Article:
Our trailblazing guidebook

Close up of the Woolthorpe guidebook in a hand at the Manor door

Our guidebook ‘Isaac Newton at Woolsthorpe Manor’ puts Isaac Newton, his scientific discoveries and legacy at the heart of the story. The sleepy pastoral setting of our 17th-century Lincolnshire farmhouse often masks the worldwide scientific significance of the site. What happened here resonates around the globe today.

National Trust Books publish works across topics as varied as the Bloomsbury Set, garden history, folklore and cookery, as well as biographies and guidebooks. Assistant Editor Emily Roe produced the book, supported by a team of Newton enthusiasts, and commissioned Dr Patricia Fara to write it.

Dr Patricia Fara at Woolsthorpe
Dr Patricia Fara signing the Woolsthorpe guidebook
Dr Patricia Fara at Woolsthorpe

As a leading historian of science at Cambridge and having written a popular book on Newton, Dr Fara was the clear choice to write the guidebook. With her background in physics, she laid the foundation for the tone we wanted to achieve. She not only brought her expert knowledge on the subject, but also a fresh, modern perspective on a well-documented piece of history.

" From the very beginning we wanted to be really creative with the new Woolsthorpe guidebook, reflecting Newton’s science through the images as well as the words. We were experimental with the photography. For instance, we set up the famous prism experiment in Newton’s room and captured the hologram of the apple – one of only two in the world – for the back cover. After all, it’s about what happened there that makes Woolsthorpe so special."
- Emily Roe, Assistant Editor

In his ‘Year of Wonders’ between 1665 and spring 1667, Newton retreated from the plague at Cambridge to the comparative safety of the countryside. Newton stressed that these enforced absences at Woolsthorpe were the most fruitful times of his whole life.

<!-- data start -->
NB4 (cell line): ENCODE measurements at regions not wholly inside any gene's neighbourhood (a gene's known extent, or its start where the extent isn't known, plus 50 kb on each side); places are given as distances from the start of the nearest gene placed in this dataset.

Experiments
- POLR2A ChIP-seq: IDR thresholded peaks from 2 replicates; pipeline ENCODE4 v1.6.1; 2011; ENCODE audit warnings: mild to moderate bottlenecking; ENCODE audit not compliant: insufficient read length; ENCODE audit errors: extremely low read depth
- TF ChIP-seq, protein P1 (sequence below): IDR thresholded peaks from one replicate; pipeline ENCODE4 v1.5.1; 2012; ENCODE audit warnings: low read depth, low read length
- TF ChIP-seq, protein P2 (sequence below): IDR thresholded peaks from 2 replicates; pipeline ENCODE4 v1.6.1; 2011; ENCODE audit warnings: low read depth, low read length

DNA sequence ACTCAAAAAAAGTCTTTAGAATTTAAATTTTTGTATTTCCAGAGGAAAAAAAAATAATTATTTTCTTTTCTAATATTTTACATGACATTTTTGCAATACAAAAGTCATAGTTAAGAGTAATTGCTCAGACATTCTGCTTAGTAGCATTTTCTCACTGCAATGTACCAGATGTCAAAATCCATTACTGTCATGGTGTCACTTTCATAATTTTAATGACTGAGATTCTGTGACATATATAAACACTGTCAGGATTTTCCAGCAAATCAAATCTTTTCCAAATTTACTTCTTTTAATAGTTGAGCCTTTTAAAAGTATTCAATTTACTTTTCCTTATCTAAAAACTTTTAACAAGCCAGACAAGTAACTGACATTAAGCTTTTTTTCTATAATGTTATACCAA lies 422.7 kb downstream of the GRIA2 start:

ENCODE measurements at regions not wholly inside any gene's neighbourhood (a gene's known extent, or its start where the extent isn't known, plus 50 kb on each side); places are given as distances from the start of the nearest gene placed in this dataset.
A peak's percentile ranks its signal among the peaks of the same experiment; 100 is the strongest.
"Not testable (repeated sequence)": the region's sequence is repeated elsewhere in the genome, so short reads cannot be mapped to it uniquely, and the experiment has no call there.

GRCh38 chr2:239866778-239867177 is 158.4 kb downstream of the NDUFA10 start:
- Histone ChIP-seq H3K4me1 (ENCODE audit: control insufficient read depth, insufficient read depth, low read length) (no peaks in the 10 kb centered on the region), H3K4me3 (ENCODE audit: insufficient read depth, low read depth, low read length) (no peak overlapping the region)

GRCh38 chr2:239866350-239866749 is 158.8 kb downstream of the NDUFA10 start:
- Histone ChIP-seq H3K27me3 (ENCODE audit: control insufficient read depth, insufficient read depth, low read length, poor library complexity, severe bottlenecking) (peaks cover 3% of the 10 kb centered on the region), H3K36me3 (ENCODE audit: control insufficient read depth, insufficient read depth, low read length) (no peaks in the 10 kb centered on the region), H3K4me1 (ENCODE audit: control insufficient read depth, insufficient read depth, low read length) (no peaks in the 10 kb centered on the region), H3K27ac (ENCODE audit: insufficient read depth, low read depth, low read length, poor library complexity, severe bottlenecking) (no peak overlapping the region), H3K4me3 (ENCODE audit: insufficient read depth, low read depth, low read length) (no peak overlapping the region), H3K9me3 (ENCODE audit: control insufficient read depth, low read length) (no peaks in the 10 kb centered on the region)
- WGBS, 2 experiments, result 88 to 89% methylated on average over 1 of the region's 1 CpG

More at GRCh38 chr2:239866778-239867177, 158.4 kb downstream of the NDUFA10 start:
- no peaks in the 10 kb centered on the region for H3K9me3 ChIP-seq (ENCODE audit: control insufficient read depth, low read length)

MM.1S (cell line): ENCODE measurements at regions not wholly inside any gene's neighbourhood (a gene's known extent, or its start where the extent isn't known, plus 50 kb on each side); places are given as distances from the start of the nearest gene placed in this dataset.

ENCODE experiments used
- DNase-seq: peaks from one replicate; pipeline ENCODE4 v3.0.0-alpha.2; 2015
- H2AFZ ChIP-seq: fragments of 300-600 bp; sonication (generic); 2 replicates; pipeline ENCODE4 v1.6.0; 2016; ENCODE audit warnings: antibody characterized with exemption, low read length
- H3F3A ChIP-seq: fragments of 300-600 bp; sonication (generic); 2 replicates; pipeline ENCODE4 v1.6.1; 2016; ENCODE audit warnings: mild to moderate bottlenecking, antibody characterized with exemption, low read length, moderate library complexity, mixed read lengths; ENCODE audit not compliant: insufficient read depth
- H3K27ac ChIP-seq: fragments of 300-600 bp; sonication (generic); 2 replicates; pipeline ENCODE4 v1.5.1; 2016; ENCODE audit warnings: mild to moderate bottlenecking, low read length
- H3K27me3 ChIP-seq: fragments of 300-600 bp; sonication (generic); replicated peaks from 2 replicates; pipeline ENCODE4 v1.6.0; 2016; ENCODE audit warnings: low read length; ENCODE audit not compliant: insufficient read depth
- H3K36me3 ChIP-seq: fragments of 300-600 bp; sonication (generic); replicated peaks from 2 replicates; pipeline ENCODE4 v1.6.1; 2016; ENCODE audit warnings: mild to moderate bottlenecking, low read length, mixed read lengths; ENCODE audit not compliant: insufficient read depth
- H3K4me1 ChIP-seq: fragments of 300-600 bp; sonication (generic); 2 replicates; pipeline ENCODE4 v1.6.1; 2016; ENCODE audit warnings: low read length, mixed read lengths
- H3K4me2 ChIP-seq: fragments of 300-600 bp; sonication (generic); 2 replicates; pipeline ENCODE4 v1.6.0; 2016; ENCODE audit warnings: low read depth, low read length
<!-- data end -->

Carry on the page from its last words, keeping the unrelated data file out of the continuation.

How better to convey the importance of Newton’s work on science today, than by asking a renowned scientific figure to write the foreword? We were delighted when British astronaut Tim Peake agreed. 

In 2015 he named his mission to the International Space Station after Newton’s great work, Principia. On that same mission, Tim took apple pips from Newton’s tree into space. The pips returned from space, germinated under the care of Kew and now are young trees known as ‘Space Saplings’. The campaign to find new homes for the Space Saplings was launched by Tim Peake via video at Gravity Fields Festival.

Newton’s work at Woolsthorpe caused a seismic shift in science. Our new guidebook ensures the importance of Newton’s work and early life here are communicated to all. 

We want readers to understand the scientific importance of the site, but also take home the message that science is for everyone. Newton came from a simple farming background, was raised by his grandparents and faced financial hardship at university. He defied the expectations of his premature birth and rural environment to explore his thirst for knowledge. It took years of dedicated methodical work to fully form his theories on light, mathematics, gravity and motion.

Tim Peake reading Isaac Newton's Principia in space


Discover more about the story of the famous Newton apple tree in our brand new guidebook, with a special foreword by Tim Peake.